RNA 1 of PMTV has an ORF encoding a 148 kDa protein and a 206 kDa readthrough protein that are presumably involved in replication. The ORF encoding the 148 kDa protein is terminated by an apparently suppressible UGA stop codon (Figure 2. Pomovirus). Proteins of similar sizes are encoded on RNA 1 of BVQ, BBNV and BSBV. The smaller protein contains a Mtr motif in its N-terminal part and a Hel motif in its C-terminal part; the motifs for RdRP are found in the C-terminal part of the readthrough protein (Figure 2. Pomovirus). The two proteins contain other highly conserved domains of unknown function in their N- and C-terminal parts, but their central regions (designated as “variable” in Figure 2. Pomovirus) are specific for each virus. RNA-CP in PMTV (RNA 2 in other viruses), contains the CP ORF, which terminates with a suppressible UAG stop codon and then continues in frame to form a CP readthrough protein that varies in size between different pomoviruses; possibly because it readily undergoes internal deletions. [Note: large deletions have been found in both natural and laboratory isolates of PMTV and PMTV RNA-CP was therefore originally designated as RNA 3]. RNA 3 encodes a triple gene block (TGB) of proteins involved in viral movement; in PMTV there is also a unique 3’-proximal ORF encoding a cysteine-rich protein and in BBNV a predicted 6 kDa glycine-rich protein. TGB1 also contains Hel motifs. The sequences of the C-terminal part of TGB1, of the entire TGB2 and of the N-terminal part of TGB3 are highly conserved among pomoviruses. The replication mechanisms are unknown but both RNA 1 and RNA 3 are essential for BSBV replication and symptom production in Chenopodium quinoa. However, RNA 2 was not essential (Crutzen et al., 2009). 

Figure 2. Pomovirus Genome organization typical of potato mop-top virus. Arrows indicate respectively the UGA and UAG stop codons that are thought to be suppressible, and solid squares indicate a 3′-terminal tRNA-like structure. Hel, helicase; Mt, methyltransferase; RdRP, RNA dependent RNA polymerase; RT, readthrough. 


The natural host range of pomoviruses is very narrow; only dicotyledonous hosts have been described. Pomoviruses are transmitted by soil. Spongospora subterranea and Polymyxa betae have been identified as vectors for PMTV (Arif et al., 1995) and BSBV, respectively. The viruses are also transmissible mechanically.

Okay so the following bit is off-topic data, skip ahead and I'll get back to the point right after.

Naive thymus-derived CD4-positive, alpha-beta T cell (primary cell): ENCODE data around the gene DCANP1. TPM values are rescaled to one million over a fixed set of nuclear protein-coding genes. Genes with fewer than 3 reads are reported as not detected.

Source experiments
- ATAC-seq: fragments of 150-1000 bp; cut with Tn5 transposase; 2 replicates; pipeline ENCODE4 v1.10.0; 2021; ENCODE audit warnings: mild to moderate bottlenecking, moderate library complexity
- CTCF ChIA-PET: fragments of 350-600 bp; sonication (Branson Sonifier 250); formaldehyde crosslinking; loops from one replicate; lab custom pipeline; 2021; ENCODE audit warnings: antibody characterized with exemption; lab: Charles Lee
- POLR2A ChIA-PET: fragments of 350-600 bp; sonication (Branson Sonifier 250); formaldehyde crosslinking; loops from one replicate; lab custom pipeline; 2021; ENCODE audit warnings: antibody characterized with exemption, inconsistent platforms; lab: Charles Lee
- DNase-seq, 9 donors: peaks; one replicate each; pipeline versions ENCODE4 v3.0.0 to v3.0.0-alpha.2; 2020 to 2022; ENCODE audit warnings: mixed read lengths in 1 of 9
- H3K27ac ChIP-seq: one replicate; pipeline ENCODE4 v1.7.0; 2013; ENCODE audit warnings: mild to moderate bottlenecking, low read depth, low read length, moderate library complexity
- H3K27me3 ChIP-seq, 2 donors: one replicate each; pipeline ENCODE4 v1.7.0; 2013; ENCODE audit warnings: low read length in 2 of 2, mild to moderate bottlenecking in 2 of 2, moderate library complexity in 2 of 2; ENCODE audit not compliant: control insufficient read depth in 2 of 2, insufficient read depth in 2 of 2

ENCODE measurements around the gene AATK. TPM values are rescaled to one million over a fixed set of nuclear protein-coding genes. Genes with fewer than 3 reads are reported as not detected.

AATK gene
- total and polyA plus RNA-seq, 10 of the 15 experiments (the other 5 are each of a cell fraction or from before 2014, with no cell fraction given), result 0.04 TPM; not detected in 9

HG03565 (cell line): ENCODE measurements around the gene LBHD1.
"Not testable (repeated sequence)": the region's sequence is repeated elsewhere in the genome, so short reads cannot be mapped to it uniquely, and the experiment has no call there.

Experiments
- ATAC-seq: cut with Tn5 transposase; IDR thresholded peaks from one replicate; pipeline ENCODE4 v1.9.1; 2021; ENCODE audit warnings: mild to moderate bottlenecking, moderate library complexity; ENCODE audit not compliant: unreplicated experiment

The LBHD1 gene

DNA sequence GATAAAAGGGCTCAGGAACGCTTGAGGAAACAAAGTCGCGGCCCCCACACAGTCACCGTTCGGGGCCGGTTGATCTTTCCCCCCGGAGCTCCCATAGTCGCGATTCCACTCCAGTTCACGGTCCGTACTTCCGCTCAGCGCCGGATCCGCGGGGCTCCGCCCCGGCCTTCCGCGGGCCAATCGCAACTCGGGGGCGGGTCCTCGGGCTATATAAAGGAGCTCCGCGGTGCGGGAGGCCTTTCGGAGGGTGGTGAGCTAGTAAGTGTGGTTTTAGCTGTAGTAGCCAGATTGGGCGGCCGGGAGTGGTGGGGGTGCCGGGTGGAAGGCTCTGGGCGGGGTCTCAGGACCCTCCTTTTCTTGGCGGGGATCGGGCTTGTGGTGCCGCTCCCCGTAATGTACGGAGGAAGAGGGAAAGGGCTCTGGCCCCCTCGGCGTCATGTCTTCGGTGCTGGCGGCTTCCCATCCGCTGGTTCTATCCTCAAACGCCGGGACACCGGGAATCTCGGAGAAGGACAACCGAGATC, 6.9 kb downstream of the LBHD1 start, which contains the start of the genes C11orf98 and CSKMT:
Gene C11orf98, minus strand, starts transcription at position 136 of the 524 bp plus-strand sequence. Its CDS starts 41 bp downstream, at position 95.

PMTV-infected cells contain virions aggregated in sheaves in the cytoplasm. Infections with BSBV and BVQ induce voluminous cytoplasmic inclusions which consist of hypertrophied endoplasmic reticulum, convoluted membrane accumulations, numerous small virion bundles and rarely compact virus aggregates. 


Virions are moderately antigenic. Distant serological relationships have been found between the particles of BSBV and BVQ but not between those of the two beet viruses and PMTV. This is probably due to the fact that PMTV CP has an extra ten amino acids on its immunodominant N-terminus that are missing in the CP proteins of the two beet viruses. A conserved sequence EDSALNVAHQL is found in the CPs of PMTV, BSBV and BVQ (Koenig et al., 1998). An epitope within this sequence recognised by the monoclonal antibody SCR 70 is only detectable by Western blotting after disruption of the particles. Other epitopes are either exposed along the entire particle length, e.g. the immunodominant N-terminus, or are accessible only on one extremity (Figure 1. Pomovirus). PMTV and BBNV show distant serological relationships to tobamoviruses. 

Derivation of names

Pomo: from potato mop-top virus. 

Species demarcation criteria

The criteria demarcating species in the genus are:

  • Differences in host range
  • Effects in infected tissue: different inclusion body morphology
  • Transmission: different vector species
  • Serology: virions are distantly related serologically
  • Genome: different numbers of genome components (presence or absence of an ORF encoding a cysteine-rich protein)
  • Sequence: less than about 80% nt identity over whole genome
  • Sequence: less than about 90% identical in CP amino acid sequence

Related, unclassified viruses

Virus name

Accession number

Virus abbreviation

Soil-borne virus 2

RNA1: KT225277*; RNA3: KT225278*


Virus names and virus abbreviations are not official ICTV designations. 

* partial genome